In the present study, the ability of experience with the enlarged living space to decrease cocaine choice was completely and rapidly reversible. After monkeys had been reunited with their social groups for 24 hours, the rightward shift in the cocaine choice curve had completely dissipated. Thus the environmental change alone was effective, but not persistent. This outcome is perhaps not unexpected considering the high rate of relapse to cocaine use that occurs when individuals leave a relatively enriched environment (i.e., a treatment facility) and return to the environment in which drug use previously took place. We also examined whether repeated testing on weekends or allowing the monkey to remain in the enlarged pen for 1 week would enhance the initial effects, but did not observe such an outcome. Future studies will address whether the effect of environmental manipulations on the relative reinforcing strength of cocaine can be enhanced and prolonged with concurrent pharmacological treatment. Findings from the present study highlight the fact that environmental stimuli are not inherently enriching or stressful, and that the same environmental event can produce different effects across subjects. It is likely that a combined approach including pharmacotherapy and a change in environment will be required to produce lasting change in patterns of drug abuse.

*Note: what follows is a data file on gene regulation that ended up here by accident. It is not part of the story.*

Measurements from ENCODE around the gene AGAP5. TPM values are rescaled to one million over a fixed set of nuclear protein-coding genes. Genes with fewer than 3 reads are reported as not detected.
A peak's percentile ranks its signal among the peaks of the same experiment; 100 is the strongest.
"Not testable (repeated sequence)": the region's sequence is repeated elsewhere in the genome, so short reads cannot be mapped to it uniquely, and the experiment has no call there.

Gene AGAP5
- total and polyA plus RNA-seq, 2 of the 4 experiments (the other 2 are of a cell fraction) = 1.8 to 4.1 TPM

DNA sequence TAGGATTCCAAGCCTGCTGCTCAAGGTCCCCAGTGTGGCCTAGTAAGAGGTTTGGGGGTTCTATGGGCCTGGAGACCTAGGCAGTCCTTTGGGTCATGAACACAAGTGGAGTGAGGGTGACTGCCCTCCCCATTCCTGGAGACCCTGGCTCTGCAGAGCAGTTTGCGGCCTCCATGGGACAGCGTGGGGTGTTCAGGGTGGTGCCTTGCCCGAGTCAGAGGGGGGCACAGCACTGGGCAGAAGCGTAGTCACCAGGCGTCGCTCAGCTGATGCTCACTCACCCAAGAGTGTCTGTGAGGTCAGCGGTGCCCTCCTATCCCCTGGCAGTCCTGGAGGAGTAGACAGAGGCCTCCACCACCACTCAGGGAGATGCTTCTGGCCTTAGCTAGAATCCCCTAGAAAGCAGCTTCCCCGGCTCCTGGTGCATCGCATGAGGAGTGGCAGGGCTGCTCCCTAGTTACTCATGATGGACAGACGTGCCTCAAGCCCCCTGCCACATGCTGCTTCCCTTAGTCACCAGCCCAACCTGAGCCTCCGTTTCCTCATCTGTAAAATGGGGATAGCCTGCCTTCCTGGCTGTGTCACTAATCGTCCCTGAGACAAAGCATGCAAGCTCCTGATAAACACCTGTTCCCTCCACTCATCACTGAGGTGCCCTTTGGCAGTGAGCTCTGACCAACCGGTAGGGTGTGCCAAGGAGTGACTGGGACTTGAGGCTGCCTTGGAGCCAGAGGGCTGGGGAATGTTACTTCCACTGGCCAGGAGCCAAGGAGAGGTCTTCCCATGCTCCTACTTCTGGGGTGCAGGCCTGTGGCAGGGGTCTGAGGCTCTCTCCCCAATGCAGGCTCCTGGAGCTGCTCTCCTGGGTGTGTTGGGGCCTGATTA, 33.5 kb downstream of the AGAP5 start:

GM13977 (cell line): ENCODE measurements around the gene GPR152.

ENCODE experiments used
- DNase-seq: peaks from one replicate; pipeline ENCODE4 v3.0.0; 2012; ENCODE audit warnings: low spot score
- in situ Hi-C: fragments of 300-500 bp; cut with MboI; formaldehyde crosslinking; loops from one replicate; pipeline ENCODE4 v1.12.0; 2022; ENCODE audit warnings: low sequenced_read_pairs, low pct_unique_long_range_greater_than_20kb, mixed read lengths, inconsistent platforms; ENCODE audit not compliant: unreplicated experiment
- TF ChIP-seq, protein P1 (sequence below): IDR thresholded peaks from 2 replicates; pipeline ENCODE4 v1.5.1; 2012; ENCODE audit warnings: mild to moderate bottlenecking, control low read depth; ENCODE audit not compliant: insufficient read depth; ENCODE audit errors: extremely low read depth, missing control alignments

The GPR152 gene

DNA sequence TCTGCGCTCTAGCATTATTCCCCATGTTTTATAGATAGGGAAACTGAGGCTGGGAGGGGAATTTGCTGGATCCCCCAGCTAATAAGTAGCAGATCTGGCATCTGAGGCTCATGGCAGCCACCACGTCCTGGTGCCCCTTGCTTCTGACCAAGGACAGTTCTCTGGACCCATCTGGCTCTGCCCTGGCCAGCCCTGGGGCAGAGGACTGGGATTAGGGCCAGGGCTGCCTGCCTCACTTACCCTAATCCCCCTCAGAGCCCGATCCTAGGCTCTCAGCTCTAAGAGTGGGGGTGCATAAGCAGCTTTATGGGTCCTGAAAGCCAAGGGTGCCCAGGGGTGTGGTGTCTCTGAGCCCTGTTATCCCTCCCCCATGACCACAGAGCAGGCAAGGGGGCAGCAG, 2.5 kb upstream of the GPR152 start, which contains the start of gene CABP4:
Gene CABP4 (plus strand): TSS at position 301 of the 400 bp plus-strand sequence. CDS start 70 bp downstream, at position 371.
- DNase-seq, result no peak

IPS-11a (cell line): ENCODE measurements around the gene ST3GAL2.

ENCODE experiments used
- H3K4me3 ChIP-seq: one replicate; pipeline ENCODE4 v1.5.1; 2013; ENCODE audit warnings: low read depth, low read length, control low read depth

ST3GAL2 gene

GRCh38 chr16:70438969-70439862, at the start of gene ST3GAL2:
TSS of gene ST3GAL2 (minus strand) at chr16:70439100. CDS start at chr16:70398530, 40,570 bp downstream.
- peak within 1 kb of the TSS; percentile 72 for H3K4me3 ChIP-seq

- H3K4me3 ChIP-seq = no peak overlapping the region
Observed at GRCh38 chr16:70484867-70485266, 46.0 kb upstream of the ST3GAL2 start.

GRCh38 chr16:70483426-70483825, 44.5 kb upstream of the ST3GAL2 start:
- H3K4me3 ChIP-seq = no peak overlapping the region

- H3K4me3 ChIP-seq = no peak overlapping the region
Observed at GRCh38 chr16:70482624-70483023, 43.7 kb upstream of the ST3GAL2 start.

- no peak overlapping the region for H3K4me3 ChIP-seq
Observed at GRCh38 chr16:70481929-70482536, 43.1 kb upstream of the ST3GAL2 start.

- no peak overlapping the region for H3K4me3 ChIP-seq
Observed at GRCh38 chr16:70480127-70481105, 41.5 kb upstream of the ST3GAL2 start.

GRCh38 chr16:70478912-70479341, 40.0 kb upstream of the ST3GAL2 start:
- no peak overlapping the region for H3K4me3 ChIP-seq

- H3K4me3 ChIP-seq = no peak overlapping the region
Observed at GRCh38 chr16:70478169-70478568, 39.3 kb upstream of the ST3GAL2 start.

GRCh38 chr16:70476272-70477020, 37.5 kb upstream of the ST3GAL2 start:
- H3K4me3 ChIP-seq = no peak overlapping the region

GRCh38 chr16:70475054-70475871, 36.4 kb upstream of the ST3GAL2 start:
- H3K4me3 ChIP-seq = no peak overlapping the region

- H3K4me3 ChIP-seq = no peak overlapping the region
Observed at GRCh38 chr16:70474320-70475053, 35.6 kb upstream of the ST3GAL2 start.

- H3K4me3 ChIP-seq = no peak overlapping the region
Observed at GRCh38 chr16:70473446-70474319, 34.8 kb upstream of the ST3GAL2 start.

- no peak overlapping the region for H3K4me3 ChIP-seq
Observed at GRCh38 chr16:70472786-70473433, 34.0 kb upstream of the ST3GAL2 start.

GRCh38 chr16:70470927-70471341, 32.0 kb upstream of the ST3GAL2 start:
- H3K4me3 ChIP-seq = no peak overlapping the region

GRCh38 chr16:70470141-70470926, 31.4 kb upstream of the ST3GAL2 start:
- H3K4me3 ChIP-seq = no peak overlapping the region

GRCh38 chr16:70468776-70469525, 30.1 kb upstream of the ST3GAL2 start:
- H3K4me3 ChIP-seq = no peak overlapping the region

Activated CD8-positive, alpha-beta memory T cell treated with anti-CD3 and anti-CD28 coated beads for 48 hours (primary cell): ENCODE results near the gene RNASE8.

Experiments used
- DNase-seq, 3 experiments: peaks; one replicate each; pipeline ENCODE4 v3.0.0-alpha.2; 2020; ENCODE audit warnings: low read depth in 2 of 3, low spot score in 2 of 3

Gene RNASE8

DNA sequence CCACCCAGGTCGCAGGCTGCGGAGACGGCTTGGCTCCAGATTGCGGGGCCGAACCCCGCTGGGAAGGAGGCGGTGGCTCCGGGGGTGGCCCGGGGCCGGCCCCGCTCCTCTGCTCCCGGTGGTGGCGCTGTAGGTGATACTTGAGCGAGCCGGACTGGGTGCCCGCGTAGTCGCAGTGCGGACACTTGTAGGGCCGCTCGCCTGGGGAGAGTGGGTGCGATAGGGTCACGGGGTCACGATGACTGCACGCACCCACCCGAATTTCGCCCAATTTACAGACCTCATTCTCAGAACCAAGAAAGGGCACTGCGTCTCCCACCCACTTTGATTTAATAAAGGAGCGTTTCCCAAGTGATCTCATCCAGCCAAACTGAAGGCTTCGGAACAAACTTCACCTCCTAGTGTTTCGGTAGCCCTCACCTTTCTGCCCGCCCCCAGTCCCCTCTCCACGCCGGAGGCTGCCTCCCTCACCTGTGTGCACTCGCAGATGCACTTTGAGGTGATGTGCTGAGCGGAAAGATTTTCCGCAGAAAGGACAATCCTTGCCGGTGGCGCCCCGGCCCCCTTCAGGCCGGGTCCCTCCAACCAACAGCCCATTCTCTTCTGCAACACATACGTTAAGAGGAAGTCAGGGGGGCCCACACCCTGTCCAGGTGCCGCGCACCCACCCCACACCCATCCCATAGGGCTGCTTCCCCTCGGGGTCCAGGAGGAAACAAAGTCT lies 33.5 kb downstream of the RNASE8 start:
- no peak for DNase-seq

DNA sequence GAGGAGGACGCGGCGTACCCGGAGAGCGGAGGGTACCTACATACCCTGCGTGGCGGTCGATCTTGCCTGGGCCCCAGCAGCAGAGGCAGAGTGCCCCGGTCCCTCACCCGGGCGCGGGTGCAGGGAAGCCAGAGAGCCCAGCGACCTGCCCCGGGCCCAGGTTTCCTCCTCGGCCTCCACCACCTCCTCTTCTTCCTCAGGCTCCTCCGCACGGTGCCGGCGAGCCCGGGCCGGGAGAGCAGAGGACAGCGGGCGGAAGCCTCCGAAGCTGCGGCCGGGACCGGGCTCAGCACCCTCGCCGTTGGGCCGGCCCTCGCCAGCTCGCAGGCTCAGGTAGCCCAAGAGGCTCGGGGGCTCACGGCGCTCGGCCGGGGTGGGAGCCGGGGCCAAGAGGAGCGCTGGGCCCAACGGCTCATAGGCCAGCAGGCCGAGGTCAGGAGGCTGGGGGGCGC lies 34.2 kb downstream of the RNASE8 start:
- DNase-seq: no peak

This research was supported by National Institute on Drug Abuse grant R37 DA10584. The authors report no conflict of interest and would like to acknowledge the technical assistance of Michelle Icenhower and Nicholas Garrett, and the helpful contributions to experimental design provided by Dr. Jay R. Kaplan.